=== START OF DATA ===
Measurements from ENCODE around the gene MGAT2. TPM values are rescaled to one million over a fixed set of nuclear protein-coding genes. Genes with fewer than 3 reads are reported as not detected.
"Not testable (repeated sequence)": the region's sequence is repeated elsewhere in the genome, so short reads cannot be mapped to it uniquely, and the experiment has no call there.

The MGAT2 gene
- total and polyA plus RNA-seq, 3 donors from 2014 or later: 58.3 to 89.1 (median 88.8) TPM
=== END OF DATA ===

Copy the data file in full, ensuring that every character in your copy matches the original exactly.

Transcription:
Measurements from ENCODE around the gene MGAT2. TPM values are rescaled to one million over a fixed set of nuclear protein-coding genes. Genes with fewer than 3 reads are reported as not detected.
"Not testable (repeated sequence)": the region's sequence is repeated elsewhere in the genome, so short reads cannot be mapped to it uniquely, and the experiment has no call there.

The MGAT2 gene
- total and polyA plus RNA-seq, 3 donors from 2014 or later: 58.3 to 89.1 (median 88.8) TPM